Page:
I went back to the Army website, but my mind wandered. Was my perimenopausal irritability driving him away? Was my constant nagging to blame? I cringed at the litany of criticism I’d volleyed. “Pick up your clothes; quit leaving your shoes on the kitchen table; why can’t you flush the toilet; stop bugging your brother!” And most of these verbal volleys began with my hollering his name at top volume.
“Ryan!” I’d hollered another morning, months earlier, tripping on his running shoes as I’d hurried upstairs to get ready for work. Following the trail of pungent, sweaty athletic shorts, socks, and underwear marking his route upstairs like breadcrumbs left to find the way home, I’d scooped up each still-damp piece of clothing to fling the disgusting pile into his room.
All I’d been able to think about then were the sink-spits. The piles of dirty clothes. The greasy hair. And no letup in sight from this testosterone poisoning because Ryan’s uncertain “plans” included living at home, maybe working, maybe the local community college. We’d have to live with clothes on the floor and the stench of Axe until he finally, if ever, grew out of it. It was time to start charging him rent, I’d vowed.
Now, all I could think about was how I could keep him here. I emailed my father and brother, both of whom had military careers. Any time we’d ask my dad about his years in the Air Force, he’d say solemnly, “That was three years, five months, and eight days I don’t want to repeat.” And my brother had been ready to move on after his Navy years, too. Surely, they’d give me good ammunition to dissuade Ryan from the military.
Emails sent, I closed my laptop. And I worried.
A couple of days passed. When I brought it up, Ryan was cagey.
“When do you see the recruiter?”
“I told you, Mom. This week.”
“Well, remember what Grandpa said: you can’t quit if you don’t like it. They pretty much own you once you sign up.” What I didn’t share was my dad’s advice that the structure might be good for Ryan.
“I know, you told me.” He tied his running shoes. “I’m meeting Casey for a run. See ya!” And he was out the door.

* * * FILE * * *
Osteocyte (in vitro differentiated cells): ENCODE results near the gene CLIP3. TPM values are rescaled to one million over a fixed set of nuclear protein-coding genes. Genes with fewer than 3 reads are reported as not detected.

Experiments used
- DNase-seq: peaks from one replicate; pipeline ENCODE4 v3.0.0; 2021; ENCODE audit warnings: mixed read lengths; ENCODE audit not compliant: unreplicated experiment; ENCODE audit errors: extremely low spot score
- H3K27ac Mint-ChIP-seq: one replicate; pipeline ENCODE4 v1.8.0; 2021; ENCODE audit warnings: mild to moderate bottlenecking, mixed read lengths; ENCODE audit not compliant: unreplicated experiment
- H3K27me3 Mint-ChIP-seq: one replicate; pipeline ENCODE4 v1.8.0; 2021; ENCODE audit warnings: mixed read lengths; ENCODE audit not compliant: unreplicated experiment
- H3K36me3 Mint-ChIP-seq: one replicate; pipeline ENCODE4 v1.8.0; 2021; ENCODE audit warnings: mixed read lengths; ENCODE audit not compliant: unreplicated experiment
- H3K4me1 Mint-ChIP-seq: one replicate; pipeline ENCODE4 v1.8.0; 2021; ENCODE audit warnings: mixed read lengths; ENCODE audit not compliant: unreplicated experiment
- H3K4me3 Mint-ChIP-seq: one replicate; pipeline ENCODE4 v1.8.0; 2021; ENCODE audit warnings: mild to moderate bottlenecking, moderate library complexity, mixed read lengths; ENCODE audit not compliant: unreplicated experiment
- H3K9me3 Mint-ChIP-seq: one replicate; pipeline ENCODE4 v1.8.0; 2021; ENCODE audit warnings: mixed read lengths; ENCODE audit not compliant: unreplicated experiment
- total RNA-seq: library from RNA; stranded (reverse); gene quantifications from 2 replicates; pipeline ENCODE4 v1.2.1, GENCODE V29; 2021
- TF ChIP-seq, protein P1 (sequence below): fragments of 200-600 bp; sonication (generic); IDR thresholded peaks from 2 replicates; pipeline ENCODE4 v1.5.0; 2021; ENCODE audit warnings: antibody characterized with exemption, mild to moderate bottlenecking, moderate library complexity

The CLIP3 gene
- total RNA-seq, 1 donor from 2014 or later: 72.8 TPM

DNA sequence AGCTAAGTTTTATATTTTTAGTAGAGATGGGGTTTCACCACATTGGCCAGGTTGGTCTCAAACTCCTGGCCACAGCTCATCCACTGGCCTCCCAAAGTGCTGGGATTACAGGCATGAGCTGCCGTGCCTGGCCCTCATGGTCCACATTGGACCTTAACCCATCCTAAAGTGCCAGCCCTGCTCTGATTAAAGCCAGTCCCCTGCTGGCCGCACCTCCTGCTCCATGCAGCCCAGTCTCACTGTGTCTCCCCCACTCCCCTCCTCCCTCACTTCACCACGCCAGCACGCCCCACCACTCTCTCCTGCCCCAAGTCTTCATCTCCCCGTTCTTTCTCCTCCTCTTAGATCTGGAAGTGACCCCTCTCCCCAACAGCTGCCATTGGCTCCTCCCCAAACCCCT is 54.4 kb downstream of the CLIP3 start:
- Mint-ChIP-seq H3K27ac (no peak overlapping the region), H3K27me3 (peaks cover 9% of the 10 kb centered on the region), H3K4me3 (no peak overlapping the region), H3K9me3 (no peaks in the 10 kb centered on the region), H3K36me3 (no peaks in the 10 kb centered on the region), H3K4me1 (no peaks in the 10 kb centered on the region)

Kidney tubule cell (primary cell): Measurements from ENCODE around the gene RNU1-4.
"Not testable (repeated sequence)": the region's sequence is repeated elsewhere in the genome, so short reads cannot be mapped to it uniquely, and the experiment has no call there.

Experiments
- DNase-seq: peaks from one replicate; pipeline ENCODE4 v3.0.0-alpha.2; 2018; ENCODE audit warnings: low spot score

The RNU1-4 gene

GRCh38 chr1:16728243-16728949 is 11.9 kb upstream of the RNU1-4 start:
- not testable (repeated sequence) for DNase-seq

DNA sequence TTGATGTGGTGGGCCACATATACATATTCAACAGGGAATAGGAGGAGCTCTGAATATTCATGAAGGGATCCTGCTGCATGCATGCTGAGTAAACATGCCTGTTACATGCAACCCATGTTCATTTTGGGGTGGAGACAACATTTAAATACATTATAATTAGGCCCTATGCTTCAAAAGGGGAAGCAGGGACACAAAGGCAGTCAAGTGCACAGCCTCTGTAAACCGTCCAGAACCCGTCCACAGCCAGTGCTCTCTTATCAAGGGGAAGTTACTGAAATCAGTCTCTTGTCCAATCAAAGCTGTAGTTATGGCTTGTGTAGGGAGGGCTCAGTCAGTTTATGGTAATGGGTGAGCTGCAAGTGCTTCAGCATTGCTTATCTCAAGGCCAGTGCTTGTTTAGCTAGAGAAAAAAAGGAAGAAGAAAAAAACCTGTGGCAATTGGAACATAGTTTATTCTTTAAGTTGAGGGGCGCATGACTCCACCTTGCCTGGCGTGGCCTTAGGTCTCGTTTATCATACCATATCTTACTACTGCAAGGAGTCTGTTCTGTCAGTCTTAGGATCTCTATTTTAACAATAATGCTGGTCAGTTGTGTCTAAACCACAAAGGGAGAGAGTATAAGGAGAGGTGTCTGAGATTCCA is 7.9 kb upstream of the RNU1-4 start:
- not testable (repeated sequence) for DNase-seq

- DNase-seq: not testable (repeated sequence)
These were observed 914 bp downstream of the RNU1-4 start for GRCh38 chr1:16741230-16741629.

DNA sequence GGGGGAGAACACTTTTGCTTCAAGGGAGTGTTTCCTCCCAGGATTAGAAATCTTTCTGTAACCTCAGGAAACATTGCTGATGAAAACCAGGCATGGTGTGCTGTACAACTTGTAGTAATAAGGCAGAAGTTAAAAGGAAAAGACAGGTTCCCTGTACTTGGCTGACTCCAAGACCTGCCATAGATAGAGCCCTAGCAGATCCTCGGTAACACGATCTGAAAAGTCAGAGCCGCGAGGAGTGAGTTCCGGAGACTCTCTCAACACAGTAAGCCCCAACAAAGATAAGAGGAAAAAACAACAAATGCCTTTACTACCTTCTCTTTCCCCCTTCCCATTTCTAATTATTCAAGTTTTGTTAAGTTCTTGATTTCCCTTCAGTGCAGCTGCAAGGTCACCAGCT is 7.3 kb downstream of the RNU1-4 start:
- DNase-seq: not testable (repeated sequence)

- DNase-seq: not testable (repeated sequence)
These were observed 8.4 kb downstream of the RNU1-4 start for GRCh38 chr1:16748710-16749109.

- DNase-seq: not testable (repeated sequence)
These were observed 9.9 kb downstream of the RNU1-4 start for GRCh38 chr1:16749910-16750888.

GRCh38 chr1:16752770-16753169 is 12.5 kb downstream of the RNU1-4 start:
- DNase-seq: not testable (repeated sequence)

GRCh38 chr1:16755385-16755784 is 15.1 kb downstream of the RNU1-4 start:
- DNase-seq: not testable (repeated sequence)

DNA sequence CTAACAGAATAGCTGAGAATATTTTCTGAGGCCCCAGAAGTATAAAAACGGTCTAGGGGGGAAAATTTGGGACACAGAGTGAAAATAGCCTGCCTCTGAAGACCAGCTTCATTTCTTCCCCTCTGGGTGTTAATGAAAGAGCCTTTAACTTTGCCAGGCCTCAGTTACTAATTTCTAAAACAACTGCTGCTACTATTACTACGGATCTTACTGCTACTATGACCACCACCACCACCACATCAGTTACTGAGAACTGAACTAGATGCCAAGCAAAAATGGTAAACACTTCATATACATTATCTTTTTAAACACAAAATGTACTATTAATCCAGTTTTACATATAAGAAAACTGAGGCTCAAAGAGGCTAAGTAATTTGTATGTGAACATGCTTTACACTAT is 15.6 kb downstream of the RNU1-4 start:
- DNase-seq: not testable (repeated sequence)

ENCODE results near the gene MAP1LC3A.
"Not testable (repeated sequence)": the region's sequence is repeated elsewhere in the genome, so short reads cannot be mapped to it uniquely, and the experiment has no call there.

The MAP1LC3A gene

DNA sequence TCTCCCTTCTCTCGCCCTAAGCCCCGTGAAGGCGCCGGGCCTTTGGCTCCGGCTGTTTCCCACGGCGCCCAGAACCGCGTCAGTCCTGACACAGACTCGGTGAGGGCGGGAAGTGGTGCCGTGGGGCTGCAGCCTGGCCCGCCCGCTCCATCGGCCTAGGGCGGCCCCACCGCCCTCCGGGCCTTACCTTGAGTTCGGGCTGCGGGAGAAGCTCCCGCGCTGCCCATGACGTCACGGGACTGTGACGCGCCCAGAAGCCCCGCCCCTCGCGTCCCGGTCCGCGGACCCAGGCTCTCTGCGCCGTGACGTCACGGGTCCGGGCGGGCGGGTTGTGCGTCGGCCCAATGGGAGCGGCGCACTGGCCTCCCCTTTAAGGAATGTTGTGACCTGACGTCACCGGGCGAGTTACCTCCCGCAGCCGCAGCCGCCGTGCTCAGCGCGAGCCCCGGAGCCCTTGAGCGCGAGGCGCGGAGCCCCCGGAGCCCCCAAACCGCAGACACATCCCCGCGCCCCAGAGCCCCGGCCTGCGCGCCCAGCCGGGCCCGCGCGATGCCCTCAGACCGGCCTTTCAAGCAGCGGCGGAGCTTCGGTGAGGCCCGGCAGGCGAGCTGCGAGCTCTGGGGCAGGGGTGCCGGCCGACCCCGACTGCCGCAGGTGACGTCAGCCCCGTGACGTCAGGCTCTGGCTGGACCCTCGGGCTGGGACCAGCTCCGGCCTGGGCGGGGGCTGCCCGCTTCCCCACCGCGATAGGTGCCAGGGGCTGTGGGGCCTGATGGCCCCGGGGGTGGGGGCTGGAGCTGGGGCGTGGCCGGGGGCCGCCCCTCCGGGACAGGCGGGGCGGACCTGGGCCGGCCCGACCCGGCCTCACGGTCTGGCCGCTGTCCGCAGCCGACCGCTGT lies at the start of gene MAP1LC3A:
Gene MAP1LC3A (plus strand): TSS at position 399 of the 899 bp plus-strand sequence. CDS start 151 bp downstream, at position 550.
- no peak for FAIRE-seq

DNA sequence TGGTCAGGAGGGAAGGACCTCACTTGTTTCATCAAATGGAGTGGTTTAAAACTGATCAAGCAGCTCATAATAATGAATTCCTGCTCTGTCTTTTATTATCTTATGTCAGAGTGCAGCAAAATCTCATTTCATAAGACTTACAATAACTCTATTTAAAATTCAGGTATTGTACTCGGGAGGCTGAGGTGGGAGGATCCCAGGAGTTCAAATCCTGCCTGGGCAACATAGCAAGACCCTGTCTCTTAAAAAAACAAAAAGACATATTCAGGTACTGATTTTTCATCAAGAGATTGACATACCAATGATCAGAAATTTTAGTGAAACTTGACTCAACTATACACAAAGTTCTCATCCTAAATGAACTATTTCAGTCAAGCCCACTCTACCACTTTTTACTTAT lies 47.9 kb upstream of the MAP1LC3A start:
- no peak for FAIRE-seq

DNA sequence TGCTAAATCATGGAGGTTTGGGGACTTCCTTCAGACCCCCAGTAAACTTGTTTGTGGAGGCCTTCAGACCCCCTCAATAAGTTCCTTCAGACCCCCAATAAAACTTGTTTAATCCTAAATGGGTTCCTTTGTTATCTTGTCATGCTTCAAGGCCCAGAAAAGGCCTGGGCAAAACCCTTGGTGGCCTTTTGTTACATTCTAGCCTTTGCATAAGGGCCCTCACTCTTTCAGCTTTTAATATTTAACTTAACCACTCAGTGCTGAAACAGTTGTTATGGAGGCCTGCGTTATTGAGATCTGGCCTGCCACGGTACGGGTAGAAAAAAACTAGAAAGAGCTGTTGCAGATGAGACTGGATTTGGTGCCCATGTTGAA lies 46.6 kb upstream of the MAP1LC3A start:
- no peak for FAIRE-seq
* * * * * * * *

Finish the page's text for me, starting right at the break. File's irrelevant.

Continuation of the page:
My stomach churned. I hated this out-of-control feeling.
Just to keep myself busy, I carried some clean clothes up to his room. Surprised by its order, I saw that his shoes were lined carefully in rows at the base of his bookshelf, belying his sloppy behavior elsewhere. A row of running medals hung above the shoes. Two huge, scary, clown masks, relics of not-so-distant days spent trick-or-treating, leered on the shelf just above.
I smiled at the old soccer trophies thrown into a cardboard box. Nestled among those were his Pokémon cards—jealously traded, painstakingly collected, and now just another bit of childhood cast aside as he shed, at least outwardly, the trappings of his former self and prepared to molt into his new form, whatever that might be.
I thought about the clever pranks he liked to pull, his teenage efforts to connect. He loved to sneak some joke into my life, then wait, sometimes weeks, for me to notice. Added to the compulsive, 14-item lists I made, I’d find his handwriting: “15. Go to the bathroom.” Or I’d see my initials “approving” items he’d crossed off his chore list on the refrigerator. Or the cookbook whose title had mysteriously morphed from Frozen Assets to Frozen Ass, courtesy of a carefully placed post-it-note the same color as the cookbook’s spine.
My eyes filled with tears as I wished for the toddler years, the Pokémon years, the soccer years.
It’s so much harder now, this parenting of teenagers. So much to dislike and criticize that it’s easy to forget what we like, who it is that we love. So much to let go of, and so much beyond our control.
I knew I couldn’t persuade him not to go to the appointment, any more than I could persuade him to pick up his clothes, wash his hair, or leave his brother alone. All I could do was hope for the best—and not what I thought was best, either. Now this decision, and all the others like it to come, were up to him.
Susan Vaughan Moshofsky is a mother of three (ages 27, 20, and 15) and a full-time teacher who writes in the moments stolen between mothering and teaching. Her writing has appeared in Brain, Child Magazine; Huffington Post; Mothering.com, and The Oregonian. Her Pushcart-nominated essay, “The Boob Tube,” was featured in Brain, Child’s recent e-book, Brain Child Writers on the Joys and Challenges of Breastfeeding, for which she wrote the introduction. In May 2015, she read “Bringing Him Home,” her essay on adopting her son, in the Portland edition of the national Listen to Your Mother Show. She can be found at her blog , on twitter at @suemopdx and on Facebook .